Eric Deggans sees current network TV as ‘a great moment for diversity’
By Charles Hallman
Although diverse casting is now seen in current TV shows such as Black-ish and Scandal, it’s all about profitability for network execs and key programmers, explains Eric Deggans, National Public Radio’s (NPR) first full-time media critic.
Television “is all about business. They are trying to make money. You make the argument that this is the right thing to do, but that is not going to go very far. You got to show people that they can build careers on this stuff,” Deggans pointed out during an MSR one-on-one interview. He was in town last month for scheduled appearances.
According to Nielsen’s same-day ratings through October 26, How to Get Away with Murder (ABC), Gotham (Fox] and Black-ish (ABC) are first, second and fourth respectively among this season’s new television shows — all received full-season orders from their networks. All feature Blacks as main characters.
“A show like Black-ish being successful behind Modern Family [also on ABC], a show with two great gay characters and two great Latino characters and a lot of diversity in the cast, and it’s doing well, and it feeds into the best sitcom hit with a Black family that we’ve had since The Cosby Show,” continued Deggans.
Murder and Scandal are both “doing really well in the ratings right now. We have never had two network TV dramas starring Black women on at the same time, never in the history of television. This is a great moment for diversity, because not only are the shows diverse, but also they’re creatively successful and viewers are watching it. I really hope that we get to next season and we see even more diversity.”
It could easily be noted that producer-creator Shonda Rhimes “owns” Thursday nights on ABC as she has three hit series airing consecutively. “What’s interesting about this moment is that I think Shonda Rhimes has figured out [the] clone that works. All three of those shows are getting strong ratings, and also they are mainstream phenomenons.
“Everybody knows what Scandal is — everybody heard about How to Get Away With Murder and about Viola Davis. Everybody’s heard of Grey’s Anatomy. Shonda figured out a way to base shows around characters of color that have a mainstream appeal.”
“All of the premium channels and the upper-tier standard cable channels, the shows they are creating have little or no people of color in them,” observed Deggans, adding that there are some exceptions, such as a show on TV Land starring Cedric the Entertainer, and WE tv has the Braxton family and Mary Mary in reality series. These channels “have figured out that African American viewers, especially Black women, are a great way to diversify their viewership.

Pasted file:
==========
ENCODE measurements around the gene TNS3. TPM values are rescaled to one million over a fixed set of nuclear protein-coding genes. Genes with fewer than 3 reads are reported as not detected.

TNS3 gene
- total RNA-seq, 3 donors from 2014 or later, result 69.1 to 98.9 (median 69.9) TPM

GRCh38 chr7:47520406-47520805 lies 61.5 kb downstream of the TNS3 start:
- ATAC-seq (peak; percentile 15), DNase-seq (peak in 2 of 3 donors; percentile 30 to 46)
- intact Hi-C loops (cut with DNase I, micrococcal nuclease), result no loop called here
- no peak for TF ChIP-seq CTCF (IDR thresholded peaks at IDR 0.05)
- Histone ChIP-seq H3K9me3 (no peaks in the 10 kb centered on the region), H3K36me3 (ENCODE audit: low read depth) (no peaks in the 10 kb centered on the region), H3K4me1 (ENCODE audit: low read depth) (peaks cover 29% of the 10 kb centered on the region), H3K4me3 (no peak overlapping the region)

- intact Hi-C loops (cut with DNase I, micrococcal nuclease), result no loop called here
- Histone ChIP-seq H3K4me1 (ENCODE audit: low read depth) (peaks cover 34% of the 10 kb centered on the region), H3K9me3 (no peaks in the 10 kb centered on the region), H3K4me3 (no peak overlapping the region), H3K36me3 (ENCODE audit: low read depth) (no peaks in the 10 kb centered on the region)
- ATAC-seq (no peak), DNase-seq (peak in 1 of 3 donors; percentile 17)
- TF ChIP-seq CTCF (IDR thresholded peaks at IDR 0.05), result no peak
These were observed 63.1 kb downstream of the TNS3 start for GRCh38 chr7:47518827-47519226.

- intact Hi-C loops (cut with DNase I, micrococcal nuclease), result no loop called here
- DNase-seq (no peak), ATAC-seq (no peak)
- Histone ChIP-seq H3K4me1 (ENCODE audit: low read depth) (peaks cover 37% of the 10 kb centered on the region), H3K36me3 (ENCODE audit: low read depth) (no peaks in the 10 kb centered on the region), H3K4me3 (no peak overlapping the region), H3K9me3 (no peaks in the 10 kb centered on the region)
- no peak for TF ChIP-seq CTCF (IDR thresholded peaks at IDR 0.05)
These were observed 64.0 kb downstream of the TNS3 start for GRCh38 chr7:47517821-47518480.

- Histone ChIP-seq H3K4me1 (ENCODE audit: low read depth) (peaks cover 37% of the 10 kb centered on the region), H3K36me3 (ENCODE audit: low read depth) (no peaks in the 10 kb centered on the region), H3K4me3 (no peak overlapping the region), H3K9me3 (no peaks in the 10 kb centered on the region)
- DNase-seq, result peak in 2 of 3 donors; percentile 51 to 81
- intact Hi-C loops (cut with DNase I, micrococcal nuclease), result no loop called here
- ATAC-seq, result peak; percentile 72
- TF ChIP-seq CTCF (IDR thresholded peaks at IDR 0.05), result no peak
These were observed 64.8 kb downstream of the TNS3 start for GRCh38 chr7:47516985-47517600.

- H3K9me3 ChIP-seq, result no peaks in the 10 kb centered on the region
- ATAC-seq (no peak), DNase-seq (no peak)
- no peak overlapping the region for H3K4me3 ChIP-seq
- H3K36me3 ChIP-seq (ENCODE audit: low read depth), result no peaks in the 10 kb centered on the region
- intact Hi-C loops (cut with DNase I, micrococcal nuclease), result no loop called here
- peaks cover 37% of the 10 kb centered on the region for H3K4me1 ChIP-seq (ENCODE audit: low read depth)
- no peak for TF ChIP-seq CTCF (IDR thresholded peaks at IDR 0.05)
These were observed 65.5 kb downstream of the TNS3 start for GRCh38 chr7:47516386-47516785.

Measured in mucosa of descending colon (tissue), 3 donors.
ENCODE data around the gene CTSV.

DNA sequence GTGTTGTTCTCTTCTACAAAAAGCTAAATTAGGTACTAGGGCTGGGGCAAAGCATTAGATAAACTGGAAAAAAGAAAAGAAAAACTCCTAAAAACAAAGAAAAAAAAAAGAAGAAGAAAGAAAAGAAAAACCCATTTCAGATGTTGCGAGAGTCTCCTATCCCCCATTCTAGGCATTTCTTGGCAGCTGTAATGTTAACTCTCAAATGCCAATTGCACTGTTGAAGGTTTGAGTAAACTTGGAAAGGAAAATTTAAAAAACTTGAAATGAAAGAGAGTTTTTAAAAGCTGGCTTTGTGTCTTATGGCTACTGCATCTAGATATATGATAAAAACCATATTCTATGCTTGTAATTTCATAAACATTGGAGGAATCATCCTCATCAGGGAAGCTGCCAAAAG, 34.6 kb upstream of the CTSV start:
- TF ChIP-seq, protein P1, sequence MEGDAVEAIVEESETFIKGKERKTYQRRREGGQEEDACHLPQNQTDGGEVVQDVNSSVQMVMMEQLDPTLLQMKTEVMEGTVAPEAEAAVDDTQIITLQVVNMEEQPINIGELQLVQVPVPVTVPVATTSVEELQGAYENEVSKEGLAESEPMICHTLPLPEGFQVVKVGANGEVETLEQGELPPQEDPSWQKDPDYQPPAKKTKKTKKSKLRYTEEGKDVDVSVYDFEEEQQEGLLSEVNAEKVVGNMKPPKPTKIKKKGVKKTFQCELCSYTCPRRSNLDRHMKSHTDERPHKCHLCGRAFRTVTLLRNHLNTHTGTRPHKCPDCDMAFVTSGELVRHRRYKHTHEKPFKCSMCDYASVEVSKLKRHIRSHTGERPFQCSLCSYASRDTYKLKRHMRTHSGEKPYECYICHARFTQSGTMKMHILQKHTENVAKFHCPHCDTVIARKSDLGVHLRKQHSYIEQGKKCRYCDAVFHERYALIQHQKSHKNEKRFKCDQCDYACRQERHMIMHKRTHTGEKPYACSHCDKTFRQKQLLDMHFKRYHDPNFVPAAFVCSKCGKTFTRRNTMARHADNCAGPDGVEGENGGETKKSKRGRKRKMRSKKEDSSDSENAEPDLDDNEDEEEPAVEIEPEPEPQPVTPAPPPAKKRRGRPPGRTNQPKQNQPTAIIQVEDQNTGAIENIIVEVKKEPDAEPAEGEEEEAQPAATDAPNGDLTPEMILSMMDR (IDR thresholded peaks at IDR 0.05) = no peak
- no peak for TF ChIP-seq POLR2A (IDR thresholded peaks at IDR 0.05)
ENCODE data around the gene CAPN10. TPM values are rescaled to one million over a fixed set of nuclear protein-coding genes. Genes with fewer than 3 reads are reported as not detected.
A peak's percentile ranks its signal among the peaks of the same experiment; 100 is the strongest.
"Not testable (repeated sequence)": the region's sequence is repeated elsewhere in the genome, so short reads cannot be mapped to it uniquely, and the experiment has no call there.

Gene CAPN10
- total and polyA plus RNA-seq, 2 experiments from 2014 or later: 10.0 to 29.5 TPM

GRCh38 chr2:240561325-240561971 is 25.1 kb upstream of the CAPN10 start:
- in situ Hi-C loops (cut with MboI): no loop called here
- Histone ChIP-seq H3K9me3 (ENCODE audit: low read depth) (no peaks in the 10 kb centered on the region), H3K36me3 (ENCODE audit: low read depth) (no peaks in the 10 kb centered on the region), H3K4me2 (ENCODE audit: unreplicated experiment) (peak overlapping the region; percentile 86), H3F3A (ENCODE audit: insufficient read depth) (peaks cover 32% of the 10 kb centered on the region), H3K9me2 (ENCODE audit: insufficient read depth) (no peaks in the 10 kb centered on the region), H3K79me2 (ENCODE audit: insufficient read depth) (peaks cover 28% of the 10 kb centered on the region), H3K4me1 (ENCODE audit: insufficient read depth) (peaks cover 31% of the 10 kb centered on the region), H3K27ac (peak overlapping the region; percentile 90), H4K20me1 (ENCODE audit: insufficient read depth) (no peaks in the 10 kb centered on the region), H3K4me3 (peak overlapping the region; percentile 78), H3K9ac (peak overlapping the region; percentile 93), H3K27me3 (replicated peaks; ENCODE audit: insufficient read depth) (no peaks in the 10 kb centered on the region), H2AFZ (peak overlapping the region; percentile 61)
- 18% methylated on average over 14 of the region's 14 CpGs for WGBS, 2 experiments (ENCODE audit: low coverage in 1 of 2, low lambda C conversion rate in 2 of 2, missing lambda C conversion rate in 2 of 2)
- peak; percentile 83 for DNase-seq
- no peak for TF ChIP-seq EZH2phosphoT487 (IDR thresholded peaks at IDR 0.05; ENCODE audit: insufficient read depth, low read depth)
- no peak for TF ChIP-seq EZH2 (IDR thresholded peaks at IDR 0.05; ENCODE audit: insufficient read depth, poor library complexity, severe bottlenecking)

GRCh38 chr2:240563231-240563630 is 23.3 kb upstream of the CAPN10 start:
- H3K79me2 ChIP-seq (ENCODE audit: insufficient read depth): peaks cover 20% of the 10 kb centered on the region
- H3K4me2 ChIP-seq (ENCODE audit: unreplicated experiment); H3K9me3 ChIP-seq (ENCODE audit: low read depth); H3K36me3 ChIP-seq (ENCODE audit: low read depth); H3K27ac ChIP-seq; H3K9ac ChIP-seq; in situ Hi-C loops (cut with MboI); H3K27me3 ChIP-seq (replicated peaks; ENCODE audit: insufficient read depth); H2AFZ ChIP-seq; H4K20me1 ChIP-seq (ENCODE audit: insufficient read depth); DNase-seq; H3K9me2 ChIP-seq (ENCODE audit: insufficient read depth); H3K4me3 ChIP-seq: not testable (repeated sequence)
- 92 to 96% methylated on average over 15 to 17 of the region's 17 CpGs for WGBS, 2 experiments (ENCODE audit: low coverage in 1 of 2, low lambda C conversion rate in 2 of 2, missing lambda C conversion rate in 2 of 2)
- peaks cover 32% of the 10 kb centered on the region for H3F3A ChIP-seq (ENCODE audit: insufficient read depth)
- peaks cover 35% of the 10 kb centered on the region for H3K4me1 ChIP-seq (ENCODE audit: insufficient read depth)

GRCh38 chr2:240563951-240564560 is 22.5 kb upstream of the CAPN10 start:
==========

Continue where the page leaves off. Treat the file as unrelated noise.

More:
“Black women saved OWN [Oprah Winfrey’s channel] — they don’t want to talk about that much because they don’t want White viewers to think they’re a Black channel,” Deggans continued. “But every show that has been a massive hit for them has been a massive hit for Black women. There are cable [channels] explicitly catering to Black viewers, especially Black women.”
When he critiques a show, “First and foremost I am trying to see if they are telling a unique story. I’m trying to see if they’re showing me characters that I haven’t seen before or if they are showing me characters that I think I know in a different way. I also look to see if it justifies the time I spent with this work — is the artistic work worth my time.
“I’m trying to see if it looks like America — if it is a show set in New York or Chicago, or set in L.A. or D.C. — does it look like those towns look,” he said.
Deggans also is author of Race-Baiter (2012), in which he examines how media, especially in news programs, plays on “old prejudices and deep-rooted fears.” He believes that race cannot be ignored but it’s rarely honestly discussed.
“At the heart of a lot of issues that we fight about politically, institutional racism and institutional prejudices is at the heart of the question. So when we fight about affirmative action, welfare, immigration, reproductive rights, the heart of every one of those fights is the question of whether an institution treats somebody differently because they are a person of color, because they are an immigrant or because they are a woman, because they are part of a marginalized group in our society.
“The real question is does institutional racism, prejudices and bias exist, and if it does exist, how do we deal with it — in housing, education [and] employment. The bottom line is that we are getting more diverse as a nation and we have to figure out how to deal with that. We haven’t figured out how to talk to each other about these issues yet.”
Deggans said NPR hired him to regularly offer such insights for listeners. “I think more people should know that. They hired a Black guy to do this job when nobody else has done that. Maybe in the past, but nobody is doing it now but me.
“They didn’t hire a Black person; they hired a Black person who has a long history of covering race and media issues and wrote a book about it. I don’t think enough is made of the fact that they [NPR] made that choice and what it says about how they see the future of television and the future of society.
“I feel like I have a lot of freedom on NPR, and they have been very encouraging about having me. They got the entire package when they hired me,” said Deggans. “Right now as far as I know, there is no other Black male who is the primary TV critic at a national news outlet — no one but me.”
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